var tmp = document.createElement('script'); 
tmp.setAttribute('onload', '');
isSupported = typeof tmp.onload == 'function';
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I'm not sure this works as you have copied it up there. The following code in the Firefox console says that the element cheese will have an onload event: var tmp = document.createElement('cheese'); tmp.setAttribute('onload', ''); console.log(tmp, tmp.onload); isSupported = typeof tmp.onload === 'function'; console.log(isSupported); –  mummybot Aug 27 '12 at 12:27
Interesting. Well, maybe Firefox supports 'load' event listeners on all elements although there is no way to load content and thereby trigger it ;). I'd call this a bug in Firefox actually. The code works fine in Chrome and Opera. –  hallvors Aug 29 '12 at 12:56

One way I've done this in the past is to use the old "for in" loop, and check each key value to see if it starts with "on" (every native event handler I've ever seen starts this way...) So, for example:

var el = document.querySelector("*"), //this is the element (use whatever selector text)
elEventHandlers = [];                 //set up an array to hold 'em all

for (var prop in el)                  //loop through each prop of the element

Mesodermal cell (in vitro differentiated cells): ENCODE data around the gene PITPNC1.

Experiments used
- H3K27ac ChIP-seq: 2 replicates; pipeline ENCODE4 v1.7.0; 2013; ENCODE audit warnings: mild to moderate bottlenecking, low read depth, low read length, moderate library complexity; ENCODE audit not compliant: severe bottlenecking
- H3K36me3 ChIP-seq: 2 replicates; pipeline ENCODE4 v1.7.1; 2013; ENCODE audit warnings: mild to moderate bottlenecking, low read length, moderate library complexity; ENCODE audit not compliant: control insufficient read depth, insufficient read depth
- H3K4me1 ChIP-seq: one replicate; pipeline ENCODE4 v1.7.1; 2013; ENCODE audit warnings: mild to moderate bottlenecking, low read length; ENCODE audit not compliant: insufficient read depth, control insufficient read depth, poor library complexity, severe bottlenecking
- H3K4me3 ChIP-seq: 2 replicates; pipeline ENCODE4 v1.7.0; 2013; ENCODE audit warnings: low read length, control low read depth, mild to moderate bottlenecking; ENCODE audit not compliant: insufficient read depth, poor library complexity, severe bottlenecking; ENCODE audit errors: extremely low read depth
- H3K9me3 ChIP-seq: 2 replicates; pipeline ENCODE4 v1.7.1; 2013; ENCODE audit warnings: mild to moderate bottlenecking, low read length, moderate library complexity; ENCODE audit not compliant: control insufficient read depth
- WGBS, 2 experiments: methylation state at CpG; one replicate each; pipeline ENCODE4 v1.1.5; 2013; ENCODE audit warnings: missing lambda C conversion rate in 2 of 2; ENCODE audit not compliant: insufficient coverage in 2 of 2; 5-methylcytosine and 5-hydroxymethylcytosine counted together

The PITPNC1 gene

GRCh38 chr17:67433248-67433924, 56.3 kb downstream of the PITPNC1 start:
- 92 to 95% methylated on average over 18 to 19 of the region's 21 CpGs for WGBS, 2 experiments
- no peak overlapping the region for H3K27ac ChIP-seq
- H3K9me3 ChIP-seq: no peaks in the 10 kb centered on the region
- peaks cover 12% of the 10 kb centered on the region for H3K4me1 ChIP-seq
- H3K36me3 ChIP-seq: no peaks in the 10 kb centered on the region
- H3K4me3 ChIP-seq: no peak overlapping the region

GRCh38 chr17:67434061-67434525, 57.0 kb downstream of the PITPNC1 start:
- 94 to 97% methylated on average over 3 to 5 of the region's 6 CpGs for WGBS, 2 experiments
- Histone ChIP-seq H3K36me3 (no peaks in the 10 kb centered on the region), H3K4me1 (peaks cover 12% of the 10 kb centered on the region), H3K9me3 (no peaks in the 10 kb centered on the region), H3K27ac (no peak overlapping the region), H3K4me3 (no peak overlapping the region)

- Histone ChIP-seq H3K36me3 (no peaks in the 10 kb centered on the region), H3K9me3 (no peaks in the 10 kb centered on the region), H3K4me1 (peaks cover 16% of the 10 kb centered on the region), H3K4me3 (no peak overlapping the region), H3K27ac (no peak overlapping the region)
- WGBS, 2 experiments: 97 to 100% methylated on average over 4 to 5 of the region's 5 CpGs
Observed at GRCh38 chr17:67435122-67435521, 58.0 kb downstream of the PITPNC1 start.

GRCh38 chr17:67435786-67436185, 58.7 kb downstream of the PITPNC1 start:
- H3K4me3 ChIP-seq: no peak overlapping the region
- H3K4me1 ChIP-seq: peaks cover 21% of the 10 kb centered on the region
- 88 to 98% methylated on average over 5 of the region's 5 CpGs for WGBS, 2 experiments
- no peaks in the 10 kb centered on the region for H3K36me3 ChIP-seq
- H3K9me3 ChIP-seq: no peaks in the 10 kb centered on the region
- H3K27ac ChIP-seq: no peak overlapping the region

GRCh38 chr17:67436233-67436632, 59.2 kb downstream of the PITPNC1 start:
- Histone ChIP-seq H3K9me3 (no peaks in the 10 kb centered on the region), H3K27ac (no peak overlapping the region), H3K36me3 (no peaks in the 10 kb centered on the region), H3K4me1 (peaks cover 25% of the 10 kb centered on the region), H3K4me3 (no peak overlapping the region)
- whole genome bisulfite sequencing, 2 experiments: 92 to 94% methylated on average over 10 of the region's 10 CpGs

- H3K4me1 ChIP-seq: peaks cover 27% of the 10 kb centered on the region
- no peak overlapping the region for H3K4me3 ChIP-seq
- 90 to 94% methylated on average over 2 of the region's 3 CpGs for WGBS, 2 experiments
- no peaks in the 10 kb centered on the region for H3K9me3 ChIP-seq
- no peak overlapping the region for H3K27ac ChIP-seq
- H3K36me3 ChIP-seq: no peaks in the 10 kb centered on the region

if (prop.substring(0,2)=="on")    //if the prop starts with "on" it's an event handler
        elEventHandlers.push(prop);   //so, add it to the array

console.log(elEventHandlers);         //then dump the array to the console (or whatever)

voila! Now you know what event handlers can be registered on that element!

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Try this one:

var d = document.createElement('div');

if(d.hasOwnProperty('onclick')) {
    //then onclick is supported

you could also loop through div's(or take any other HTML element) properties to dynamically check it:

var d = document.createElement('div'),
   el = 0;

for(el in d) {
    if(d.hasOwnProperty(el)) {
        console.log(d[el]); //or do anything else you like

You could check more on hasOwnProperty on mozilla's dev blog